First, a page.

In 1957 Mrs Gillian Parkes and her friends perceived a lack of culture in Fareham and decided to explore the possibility of forming a musical society which would perform such musicals other than Gilbert & Sullivan. They placed advertisements in the local newspapers and received such a response that they were able to consider forming what was to be called The South Downe Light Opera Company. The founder members made personal donations and raised enough money to perform "The Street Singer" at the Trinity Church Hall in Fareham early in 1958.
The Company then decided to change its name to The South Downe Musical Comedy Society.
After the successful first production, the Society agreed to do its next show at the Fareham Assembly Hall (also known as the Flying Angel Hall, a venue that mothers strongly advised their daughters not to attend at certain times). Apart from a stage and seating capacity of 250, any other comparison with a theatre was purely coincidental.
Electricity, commonly used in theatres, consisted of one three pin socket at mid point of the hall and 6 ceiling lights with their ceramic white shades. The stage was illuminated by light from the ceiling lights. This was a challenge to be overcome!
It must be remembered 1958 was before "Health & Safety" and the electrician, who was also a member who said he knew something about electricity, decided to source some power from the Library next door. A cable was run out of the Library window, threaded over two convenient trees and into the Assembly Hall where, through a distribution panel consisting of one wire going in and several coming out and something called insulation tape being the magic ingredient in the middle, electricity was available to light the stage. It did not work as planned until the Library fuses were "upgraded". The stage lighting was home made and the control panel is another story.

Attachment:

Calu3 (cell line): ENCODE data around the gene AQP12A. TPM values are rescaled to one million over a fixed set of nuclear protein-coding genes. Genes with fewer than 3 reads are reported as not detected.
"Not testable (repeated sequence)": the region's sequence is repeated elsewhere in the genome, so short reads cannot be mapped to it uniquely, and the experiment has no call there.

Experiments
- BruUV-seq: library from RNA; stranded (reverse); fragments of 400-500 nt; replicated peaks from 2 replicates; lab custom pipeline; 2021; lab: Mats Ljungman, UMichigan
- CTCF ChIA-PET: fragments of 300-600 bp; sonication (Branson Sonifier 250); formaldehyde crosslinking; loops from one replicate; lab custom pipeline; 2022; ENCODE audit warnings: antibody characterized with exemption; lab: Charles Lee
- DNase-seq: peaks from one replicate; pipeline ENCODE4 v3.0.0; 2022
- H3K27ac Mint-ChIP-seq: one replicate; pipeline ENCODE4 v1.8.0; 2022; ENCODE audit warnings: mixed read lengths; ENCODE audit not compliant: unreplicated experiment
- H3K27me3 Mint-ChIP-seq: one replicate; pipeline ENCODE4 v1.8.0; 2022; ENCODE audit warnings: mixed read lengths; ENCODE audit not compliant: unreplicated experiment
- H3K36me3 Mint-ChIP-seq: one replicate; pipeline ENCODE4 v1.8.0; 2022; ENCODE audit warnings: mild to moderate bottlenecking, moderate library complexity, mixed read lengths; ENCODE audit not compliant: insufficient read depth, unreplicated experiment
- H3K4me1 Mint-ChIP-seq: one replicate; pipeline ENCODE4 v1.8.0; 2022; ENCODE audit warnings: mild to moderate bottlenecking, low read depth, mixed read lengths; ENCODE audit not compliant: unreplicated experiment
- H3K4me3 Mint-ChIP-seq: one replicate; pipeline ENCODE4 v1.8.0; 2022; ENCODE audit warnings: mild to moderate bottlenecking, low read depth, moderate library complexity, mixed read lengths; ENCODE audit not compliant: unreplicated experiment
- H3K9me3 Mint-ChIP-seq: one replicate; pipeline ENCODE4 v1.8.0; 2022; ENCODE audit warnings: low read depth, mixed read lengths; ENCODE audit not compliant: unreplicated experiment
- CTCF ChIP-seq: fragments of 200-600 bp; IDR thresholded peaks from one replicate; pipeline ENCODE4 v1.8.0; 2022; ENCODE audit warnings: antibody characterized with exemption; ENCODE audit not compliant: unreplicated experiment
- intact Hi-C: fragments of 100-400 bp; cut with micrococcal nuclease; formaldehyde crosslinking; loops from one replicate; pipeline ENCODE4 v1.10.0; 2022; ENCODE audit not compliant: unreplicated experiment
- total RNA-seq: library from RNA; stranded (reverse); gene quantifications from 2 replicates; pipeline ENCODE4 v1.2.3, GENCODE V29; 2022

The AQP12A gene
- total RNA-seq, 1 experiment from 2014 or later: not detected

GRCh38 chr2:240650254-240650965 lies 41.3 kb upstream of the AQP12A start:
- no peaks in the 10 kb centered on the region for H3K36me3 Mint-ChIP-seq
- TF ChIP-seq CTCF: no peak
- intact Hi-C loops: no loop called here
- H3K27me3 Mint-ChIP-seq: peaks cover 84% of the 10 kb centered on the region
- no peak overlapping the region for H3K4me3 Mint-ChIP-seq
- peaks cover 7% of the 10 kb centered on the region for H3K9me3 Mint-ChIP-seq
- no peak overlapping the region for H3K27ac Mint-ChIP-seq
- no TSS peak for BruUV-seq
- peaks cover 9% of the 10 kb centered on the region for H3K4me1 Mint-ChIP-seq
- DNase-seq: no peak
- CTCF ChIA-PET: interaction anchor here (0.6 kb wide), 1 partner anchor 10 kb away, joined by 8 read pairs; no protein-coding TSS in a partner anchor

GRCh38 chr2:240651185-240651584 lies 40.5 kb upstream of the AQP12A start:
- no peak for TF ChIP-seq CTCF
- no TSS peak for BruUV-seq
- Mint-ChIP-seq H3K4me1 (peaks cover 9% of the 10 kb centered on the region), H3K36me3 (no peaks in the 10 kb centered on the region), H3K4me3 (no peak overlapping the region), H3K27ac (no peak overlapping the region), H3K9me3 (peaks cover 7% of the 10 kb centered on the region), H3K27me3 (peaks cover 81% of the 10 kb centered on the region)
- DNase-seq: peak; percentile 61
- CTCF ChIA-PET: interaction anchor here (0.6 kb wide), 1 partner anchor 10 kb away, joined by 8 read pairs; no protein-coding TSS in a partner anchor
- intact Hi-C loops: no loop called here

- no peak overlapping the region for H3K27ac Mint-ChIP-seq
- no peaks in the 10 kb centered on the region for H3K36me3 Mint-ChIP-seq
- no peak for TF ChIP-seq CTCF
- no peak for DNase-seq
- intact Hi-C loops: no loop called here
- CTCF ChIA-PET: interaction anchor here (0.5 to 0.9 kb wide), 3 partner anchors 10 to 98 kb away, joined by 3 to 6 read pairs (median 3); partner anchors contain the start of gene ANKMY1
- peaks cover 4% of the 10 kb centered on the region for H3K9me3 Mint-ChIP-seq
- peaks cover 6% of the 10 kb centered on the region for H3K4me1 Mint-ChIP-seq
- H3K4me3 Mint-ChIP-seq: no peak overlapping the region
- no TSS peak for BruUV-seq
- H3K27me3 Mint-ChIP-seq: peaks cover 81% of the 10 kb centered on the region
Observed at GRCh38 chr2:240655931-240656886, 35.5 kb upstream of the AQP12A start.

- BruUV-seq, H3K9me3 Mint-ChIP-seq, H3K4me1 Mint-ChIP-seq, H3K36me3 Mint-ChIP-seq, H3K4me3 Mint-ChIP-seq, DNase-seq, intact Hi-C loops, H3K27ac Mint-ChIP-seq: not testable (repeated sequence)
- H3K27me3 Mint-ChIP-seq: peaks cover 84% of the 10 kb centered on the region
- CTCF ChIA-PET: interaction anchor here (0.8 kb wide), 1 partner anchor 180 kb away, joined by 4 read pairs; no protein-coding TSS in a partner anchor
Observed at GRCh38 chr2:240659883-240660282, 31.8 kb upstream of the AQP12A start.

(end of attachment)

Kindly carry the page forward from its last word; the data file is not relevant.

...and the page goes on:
Yes, there was a stage but alas no dressing rooms. Another challenge to be overcome. It was decided the ladies dressing room would be behind the backcloth and the gentlemen would change in the wings. Now anyone with knowledge of theatre will be asking "how did the gentlemen get from one side of the stage to the other as they would surely have to pass through the ladies dressing room?". Not so, each wing had access to a window and by jumping out (and avoiding the brambles) it was possible to run around the back of the hall and climb in the window on the other side. Costume changes had to be meticulously planned.
The Company then decided to change its name to The South Downe Musical Comedy Society.
Fund raising was mainly by way of jumble sales with Mrs Parkes and her team having the first call on any jumble before public admission. From retained jumble, costumes were miraculously produced. All scenery was hand made mainly from oddments obtained from various free sources, some would say the Society invented recycling.
The Society decided to honour Mrs Parkes with the title of Founder and Life President an honour she took very seriously for the rest of her life. She was always supported by her husband, Jerry, who not only did as he was told but worked tirelessly with her to help make the Society a success. She was the most ardent supporter of the Society and at the same time its most vocal critic. She felt even the most modest improvements would serve the Society well in the future and, of course, she was right.